In Profile

Terry Etherton

BY Sarah Schmerler, September 1, 2014

When first-time visitors walk up the stairs and into Terry Etherton’s second-floor gallery in downtown Tucson, they are never prepared for what they find — a vast, museum-quality space that seems anomalous with the 101-degree heat outside: shiny, hardwood floors that go on forever (the building was a former ballroom), 16-foot-high walls, modern wood benches, and cabinet-of-curiosity style wooden vitrines filled with ephemera and art objects, the better to complement the vintage and 20th-century photo works that have been Etherton’s specialty for three decades. “I design the shows myself, often a year in advance,” says the 63-year-old dealer from his office lined with 5,500 photo books. “I care about the first impression we make, the themes uniting the work. Part of the challenge for me here is getting people in the door — we don’t have any street presence, save for a small sign. We’re a destination spot, so people come up the stairs with a purpose, and I love that.”

Etherton had the foresight to open Tucson’s only commercial photography gallery 33 years ago, thanks to a sense of determination and a love for the medium itself. Born and raised in the small town of Carbondale, Illinois, Etherton passed what he describes as a happy childhood until he was drafted straight out of high school in 1969. Luckily, his tour of duty sent him not to Vietnam, but to Germany and locations stateside, and by the age of 20 he returned to attend Southern Illinois University on the GI bill. A superb history of photography class with professor Charles Swedlund found him changing his major — and his life. “I never thought of photography as anything but unrelated pictures, but after that class a light went off,” he says. “I learned how images work in sequence together.”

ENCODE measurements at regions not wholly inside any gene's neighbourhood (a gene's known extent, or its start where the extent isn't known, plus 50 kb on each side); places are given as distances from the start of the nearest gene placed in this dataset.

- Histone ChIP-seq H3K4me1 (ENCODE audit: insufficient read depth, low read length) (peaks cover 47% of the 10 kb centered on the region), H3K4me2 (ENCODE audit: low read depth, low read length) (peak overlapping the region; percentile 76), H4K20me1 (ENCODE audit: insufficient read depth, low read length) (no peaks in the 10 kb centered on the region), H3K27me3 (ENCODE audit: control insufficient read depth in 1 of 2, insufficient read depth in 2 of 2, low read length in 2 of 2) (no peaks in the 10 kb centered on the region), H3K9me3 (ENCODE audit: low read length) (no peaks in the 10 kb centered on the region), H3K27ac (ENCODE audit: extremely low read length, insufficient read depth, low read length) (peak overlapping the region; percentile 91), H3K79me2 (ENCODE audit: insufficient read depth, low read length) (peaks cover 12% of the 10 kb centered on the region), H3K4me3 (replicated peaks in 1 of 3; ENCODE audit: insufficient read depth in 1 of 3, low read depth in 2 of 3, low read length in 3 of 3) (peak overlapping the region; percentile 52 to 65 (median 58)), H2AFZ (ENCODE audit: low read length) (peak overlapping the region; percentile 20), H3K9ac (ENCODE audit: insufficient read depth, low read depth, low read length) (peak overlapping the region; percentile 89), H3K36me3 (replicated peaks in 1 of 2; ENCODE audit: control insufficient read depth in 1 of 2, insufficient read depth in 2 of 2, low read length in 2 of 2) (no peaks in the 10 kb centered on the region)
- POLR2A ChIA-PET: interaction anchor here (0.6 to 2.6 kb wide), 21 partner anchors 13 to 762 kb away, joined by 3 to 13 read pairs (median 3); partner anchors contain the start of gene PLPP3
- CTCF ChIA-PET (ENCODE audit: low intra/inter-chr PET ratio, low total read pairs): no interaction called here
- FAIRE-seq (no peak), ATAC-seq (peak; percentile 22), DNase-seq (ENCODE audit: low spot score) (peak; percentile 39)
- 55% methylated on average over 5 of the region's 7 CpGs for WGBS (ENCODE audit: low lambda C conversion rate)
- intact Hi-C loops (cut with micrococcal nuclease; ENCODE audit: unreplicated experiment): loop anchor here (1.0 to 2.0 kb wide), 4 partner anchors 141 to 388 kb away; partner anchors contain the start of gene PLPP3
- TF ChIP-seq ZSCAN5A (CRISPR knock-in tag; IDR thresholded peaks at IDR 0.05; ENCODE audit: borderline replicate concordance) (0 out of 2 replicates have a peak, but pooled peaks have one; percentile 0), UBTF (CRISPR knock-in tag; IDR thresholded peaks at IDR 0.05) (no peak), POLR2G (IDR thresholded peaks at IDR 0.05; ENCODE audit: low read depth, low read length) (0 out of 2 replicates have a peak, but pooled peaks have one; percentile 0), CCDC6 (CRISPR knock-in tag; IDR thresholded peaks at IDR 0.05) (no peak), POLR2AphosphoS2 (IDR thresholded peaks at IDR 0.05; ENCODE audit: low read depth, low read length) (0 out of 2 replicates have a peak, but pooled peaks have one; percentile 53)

Etherton moved to San Francisco in 1973 and earned his living for the next eight years as a cinematographer for Magus films. He frequented galleries like Grapestake, Simon Lowinsky, Focus, and Fraenkel; he met many of the artists he so venerated as a student — Danny Lyon, Harry Callahan, Aaron Siskind, Ansel Adams, and Wynn Bullock. Whenever he could, he would visit Tucson’s Center for Creative Photography. One day a for-rent sign in a Tucson window (for a whopping $235 a month) caught his eye, and he never looked back. He opened the gallery in 1981, focusing on the work he knew he loved, and by his second show, a Danny Lyon retrospective, was already making his mark. He forged contacts with museum curators across the country; and when AIPAD introduced the annual Photography Show, he began bringing his wares to New York. Over time, his dedication paid off. The Internet came along, and more midwestern snowbirds have second homes in Tucson, expanding his devoted client base. His personal vision and stellar reputation well make up for that small sign on the street. “I don’t just show photography in straight group or solo shows,” he says, “but in two and three solo shows together; I also make a point that one component is a regional artist who does painting or sculpture. Photography should be seen in the greater artistic context it deserves.”